The Lost Watch
    Footnotes

    “The Lost Watch,” Ensign, Oct. 1988, 46

    The Lost Watch

    In 1975, I was stationed in Winnipeg, Manitoba, during the first several months of my mission. On Monday, our “D-day,” the elders with cars picked up “bus-pass elders,” and we all headed to the University of Manitoba for a good, old-fashioned missionary basketball game. Afterward we stopped for lunch, groceries, and ice cream, and then scattered to laundromats and our various apartments.

    On Tuesday, I discovered my wristwatch was missing. It wasn’t just an ordinary watch; it had belonged to my Grandfather Alston. He had died in 1972, and my father had given it to me as a going-away present as I left for the mission field.

    I was heartsick. Where could it be? I cleaned every inch of our apartment (much to the delight of my companion), called the other elders we had been with, ransacked missionary cars I had ridden in, and inquired at every conceivable place we had stopped the day before.

    Weeks passed. Conferences came and went. Questions were asked—but all for naught. No one had seen my treasured watch.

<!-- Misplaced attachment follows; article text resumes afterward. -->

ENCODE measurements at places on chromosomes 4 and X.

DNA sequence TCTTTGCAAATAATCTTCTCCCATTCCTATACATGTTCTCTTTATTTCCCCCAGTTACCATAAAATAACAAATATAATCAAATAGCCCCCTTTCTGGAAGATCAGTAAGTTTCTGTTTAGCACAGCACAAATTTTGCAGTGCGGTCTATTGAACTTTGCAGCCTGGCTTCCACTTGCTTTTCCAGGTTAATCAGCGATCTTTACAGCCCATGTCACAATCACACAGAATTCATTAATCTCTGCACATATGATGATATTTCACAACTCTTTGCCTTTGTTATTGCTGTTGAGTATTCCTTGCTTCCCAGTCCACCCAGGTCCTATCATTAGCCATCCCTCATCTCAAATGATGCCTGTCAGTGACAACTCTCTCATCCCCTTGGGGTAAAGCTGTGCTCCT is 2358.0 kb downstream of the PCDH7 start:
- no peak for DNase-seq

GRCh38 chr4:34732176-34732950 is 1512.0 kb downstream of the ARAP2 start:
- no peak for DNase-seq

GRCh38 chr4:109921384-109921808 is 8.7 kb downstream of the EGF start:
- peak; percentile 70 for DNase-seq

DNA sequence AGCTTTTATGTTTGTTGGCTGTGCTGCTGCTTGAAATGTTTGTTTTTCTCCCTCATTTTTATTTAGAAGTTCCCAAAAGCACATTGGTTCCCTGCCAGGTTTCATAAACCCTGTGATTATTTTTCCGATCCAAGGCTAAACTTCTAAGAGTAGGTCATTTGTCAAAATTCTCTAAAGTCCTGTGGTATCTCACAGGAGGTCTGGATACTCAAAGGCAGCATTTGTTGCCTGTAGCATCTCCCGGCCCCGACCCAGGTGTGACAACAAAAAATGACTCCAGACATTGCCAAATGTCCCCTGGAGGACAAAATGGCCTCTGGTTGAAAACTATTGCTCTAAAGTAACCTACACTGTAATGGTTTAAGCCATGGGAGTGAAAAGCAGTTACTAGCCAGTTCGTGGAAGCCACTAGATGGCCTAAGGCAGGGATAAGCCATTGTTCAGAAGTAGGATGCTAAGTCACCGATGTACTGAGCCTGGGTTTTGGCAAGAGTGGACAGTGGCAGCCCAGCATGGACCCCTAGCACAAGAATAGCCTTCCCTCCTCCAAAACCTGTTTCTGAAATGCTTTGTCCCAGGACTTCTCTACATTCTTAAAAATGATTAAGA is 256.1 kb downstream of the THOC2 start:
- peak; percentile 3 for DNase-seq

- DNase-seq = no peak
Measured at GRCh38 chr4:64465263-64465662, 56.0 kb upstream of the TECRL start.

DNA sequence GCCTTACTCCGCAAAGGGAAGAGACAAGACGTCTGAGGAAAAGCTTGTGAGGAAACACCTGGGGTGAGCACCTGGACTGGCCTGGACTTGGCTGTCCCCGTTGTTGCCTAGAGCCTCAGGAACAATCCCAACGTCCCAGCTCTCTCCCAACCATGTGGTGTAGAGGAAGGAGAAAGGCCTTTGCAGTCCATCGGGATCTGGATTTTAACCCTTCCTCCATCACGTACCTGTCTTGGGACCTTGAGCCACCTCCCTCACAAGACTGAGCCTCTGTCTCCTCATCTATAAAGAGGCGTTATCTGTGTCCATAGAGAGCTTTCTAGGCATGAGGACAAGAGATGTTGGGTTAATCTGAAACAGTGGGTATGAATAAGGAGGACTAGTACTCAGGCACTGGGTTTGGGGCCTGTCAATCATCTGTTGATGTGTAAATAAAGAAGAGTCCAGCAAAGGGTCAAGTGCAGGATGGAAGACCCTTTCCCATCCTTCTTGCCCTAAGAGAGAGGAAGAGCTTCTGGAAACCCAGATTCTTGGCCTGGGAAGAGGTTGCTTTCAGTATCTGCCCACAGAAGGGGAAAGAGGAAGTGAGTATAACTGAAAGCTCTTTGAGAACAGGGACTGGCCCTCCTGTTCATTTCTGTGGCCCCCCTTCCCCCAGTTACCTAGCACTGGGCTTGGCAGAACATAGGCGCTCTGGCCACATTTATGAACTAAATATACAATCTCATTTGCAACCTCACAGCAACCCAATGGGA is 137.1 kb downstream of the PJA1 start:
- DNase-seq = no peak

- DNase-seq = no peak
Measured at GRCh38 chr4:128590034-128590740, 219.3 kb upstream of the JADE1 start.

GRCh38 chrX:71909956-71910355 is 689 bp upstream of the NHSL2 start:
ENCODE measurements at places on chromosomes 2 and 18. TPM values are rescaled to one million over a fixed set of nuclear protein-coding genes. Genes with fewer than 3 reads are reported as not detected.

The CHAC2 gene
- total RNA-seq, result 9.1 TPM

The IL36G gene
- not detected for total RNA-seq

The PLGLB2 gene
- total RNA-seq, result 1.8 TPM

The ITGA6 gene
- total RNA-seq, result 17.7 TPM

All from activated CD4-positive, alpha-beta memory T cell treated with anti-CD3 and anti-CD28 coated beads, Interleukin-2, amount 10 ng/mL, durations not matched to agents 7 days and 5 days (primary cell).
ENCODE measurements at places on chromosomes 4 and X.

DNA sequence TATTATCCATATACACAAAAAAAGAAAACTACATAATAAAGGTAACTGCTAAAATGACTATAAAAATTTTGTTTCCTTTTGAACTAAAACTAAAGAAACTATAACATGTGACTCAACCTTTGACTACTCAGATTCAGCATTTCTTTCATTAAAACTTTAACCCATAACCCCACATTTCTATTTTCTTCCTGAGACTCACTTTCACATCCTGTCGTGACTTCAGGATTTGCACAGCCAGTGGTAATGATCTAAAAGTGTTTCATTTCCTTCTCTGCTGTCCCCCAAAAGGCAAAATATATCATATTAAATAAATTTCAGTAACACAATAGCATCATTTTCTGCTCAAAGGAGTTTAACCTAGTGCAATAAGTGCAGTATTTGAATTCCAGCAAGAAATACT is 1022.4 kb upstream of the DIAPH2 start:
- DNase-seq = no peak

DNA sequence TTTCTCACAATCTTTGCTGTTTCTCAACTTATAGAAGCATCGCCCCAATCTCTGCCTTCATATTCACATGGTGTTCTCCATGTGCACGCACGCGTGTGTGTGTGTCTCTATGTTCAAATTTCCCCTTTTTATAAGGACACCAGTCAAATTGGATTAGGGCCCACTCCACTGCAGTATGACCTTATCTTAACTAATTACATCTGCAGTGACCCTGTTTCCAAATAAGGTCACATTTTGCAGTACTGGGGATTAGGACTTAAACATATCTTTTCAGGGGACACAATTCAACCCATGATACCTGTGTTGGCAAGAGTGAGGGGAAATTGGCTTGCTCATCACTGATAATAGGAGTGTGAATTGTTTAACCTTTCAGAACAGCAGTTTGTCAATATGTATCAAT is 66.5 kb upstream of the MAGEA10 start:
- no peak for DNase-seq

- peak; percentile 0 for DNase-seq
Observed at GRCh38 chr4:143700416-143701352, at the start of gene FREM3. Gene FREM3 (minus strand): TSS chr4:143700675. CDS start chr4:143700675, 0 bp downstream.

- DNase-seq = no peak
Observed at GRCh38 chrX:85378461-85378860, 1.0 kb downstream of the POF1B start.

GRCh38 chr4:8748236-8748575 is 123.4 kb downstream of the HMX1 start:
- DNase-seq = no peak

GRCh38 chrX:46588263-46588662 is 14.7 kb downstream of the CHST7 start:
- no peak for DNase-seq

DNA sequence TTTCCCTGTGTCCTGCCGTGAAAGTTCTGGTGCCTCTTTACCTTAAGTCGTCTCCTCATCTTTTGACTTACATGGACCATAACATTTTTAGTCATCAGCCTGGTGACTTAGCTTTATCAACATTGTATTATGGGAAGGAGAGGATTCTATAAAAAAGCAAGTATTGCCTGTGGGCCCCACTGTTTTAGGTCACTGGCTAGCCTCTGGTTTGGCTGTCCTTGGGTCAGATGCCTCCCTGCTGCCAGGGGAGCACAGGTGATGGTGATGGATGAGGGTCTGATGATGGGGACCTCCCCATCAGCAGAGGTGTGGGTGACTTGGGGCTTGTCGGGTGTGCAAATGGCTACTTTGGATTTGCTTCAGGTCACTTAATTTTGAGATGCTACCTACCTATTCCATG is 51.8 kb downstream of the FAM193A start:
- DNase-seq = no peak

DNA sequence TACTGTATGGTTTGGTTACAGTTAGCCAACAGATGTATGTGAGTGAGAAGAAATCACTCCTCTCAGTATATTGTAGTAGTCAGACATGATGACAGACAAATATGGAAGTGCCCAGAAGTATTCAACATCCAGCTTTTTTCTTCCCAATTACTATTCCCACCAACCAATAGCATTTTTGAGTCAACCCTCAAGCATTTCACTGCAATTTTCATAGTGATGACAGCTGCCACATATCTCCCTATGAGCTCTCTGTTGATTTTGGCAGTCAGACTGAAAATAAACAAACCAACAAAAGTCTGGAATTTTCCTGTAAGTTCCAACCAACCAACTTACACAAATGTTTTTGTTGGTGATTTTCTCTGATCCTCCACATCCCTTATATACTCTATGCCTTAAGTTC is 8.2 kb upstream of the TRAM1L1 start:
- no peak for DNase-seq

More than two months later, I was attending a meeting at our zone leaders’ apartment with several other missionaries. My companion and I had been fasting with one of our contacts and were feeling close to the Spirit. As we started to leave, thoughts about my watch burst upon my mind. I didn’t understand why, but I felt distinctly that I should ask the Lord about it.

    I found a room where I could be alone and knelt down to ask for guidance.

    Suddenly, in my mind’s eye, I saw my watch. I could see it doubled up inside some sort of black tubing. The image enlarged and I could then see not only the black tube, but also its immediate surroundings.

    Outside, much to the dismay of several other missionaries, I dismantled the entire dash of the missionary car I had seen in my mind. There was my watch! It had slipped down the defrost vent and was lodged in one of the many hoses of the car’s heating system.

    After reassembling the dashboard, I again retired to a vacant room to thank Heavenly Father for his loving influence.

    Within a week, all the missionary cars in Winnipeg were replaced and that particular car was sent to the junkyard. The car was gone, but the watch was found—thanks to the power of fasting and prayer.

    • Bill Alston, a schoolteacher, is Young Men president in the Magrath Second Ward, Magrath Alberta Stake.

    Illustrated by Mark Buehner